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Hacking Exposed Windows 2000: Network Security Secrets & Solutions
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LM/NTLM challenge/response authentication
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Homogenous Windows 2000 environments can use the built-in Kerberos v5 protocol that is new in Windows 2000 (we discuss Windows 2000 Kerberos in 16) However, Windows 2000 is completely backward compatible with LM, NTLM, and NTLMv2 and will downgrade to the appropriate authentication protocol if Kerberos cannot be negotiated Kerberos will only be used if both client and server support it, both machines are referenced by their DNS or machine name (not IPaddress), and both the client and server belong to the same forest (unless a third-party Kerberos implementation is used) Table 2-6 presents a quick summary of NT/2000 LAN oriented authentication mechanisms For simplicity s sake, we have purposely left out of this discussion consideration of Microsoft s Challenge Handshake Authentication Protocol (MS-CHAP), which is used for remote access, Web-based authentication, as well as other protocols used by
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The Windows 2000 Security Architecture from the Hacker s Perspective
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Comments WFW and Windows 9x must use this, but it is susceptible to eavesdropping attacks; Dsclient allows Windows 9x to use NTLM Much more robust security than LANMan Improved security over NTLM, recommended for heterogeneous NT4/2000 environments Longer track record security-wise, but only used if end-to-end Windows 2000 and intra-forest
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NT4 SP3, Windows 2000 NT4 post-SP4, Windows 2000 Windows 2000 only
Kerberos
Table 2-6
Windows LAN-oriented authentication protocols
Windows in different situations Although these protocols are slightly different from what we have described so far, they still depend on the four core protocols described in Table 2-6, which are used in some form or another to authenticate all network access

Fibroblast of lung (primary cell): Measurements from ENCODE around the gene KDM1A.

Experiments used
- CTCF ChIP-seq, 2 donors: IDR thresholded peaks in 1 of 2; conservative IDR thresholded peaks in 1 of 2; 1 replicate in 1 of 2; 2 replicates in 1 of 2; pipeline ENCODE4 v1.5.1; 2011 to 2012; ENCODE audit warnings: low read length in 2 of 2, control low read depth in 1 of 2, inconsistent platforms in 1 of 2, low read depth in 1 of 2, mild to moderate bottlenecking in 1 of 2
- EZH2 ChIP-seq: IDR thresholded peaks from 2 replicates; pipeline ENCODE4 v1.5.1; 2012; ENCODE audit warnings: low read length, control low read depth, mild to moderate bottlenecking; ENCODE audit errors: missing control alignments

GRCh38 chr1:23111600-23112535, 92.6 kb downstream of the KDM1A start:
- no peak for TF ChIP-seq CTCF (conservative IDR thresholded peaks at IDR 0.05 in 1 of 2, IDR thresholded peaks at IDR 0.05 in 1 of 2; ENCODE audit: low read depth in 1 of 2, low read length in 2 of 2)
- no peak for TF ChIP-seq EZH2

AUDITING
We ve talked a lot about authentication and access control so far, but the Windows NT/2000 security subsystem can do more than simply grant or deny access to resources It can also audit such access The Windows 2000 audit policy, that is, which events to record, is defined via the Security Policy interface (see 16) The audit policy is stored in the Local Security Authority Subsystem (LSASS; see Figure 2-1), which passes it to the Security Reference Monitor (SRM) at bootup and whenever it changes The SRM works in concert with the Windows 2000 Object Manager to generate audit records and send them to LSASS LSASS adds relevant details (the account SID performing the access, and so on) and writes them to the Event Log, which in turn records them in the Security Log If auditing is set for an object, a System Access Control List (SACL) is assigned to the object The SACL defines which operations by which users should be logged in the security audit log Both successful and unsuccessful attempts can be audited For Windows 2000 systems, we recommend that the system audit policy be set to the most aggressive settings (auditing is disabled by default) That is, enable audit of success/failure for all of the Windows 2000 events except process tracking, as shown in Figure 2-5
Hacking Exposed Windows 2000: Network Security Secrets & Solutions
Figure 2-5
Recommended Windows 2000 audit settings
Note that enabling auditing of object access does not actually enable auditing of all object access; it only enables the potential for object access to be audited Auditing must still be specified on each individual object On Windows 2000 domain controllers, heavy auditing of directory access may incur a performance penalty Make sure to tailor your audit settings to the specific role of the system in question
SUMMARY
Here is a list of some of the important points we have covered in this chapter: w All access to Windows 2000 is authenticated (even if it is as the Everyone identity), and an access token is built for all successfully authenticated accounts This token is used to authorize all subsequent access to resources on the system by the Security Reference Monitor (SRM) To date, no one has publicly disclosed a technique for defeating this architecture, other than running software in kernel mode, where the SRM operates The Local Administrator account is one of the juiciest targets on a Windows 2000 system because it is one of the most powerful accounts All other accounts have very limited privileges relative to the Administrator Compromise of the Administrator is thus almost always the ultimate goal of an attacker The Administrators group is the juiciest target on a local Windows 2000 system, because members of this group inherit Administrator-equivalent privileges Domain Admins and Enterprise Admins are the juiciest targets
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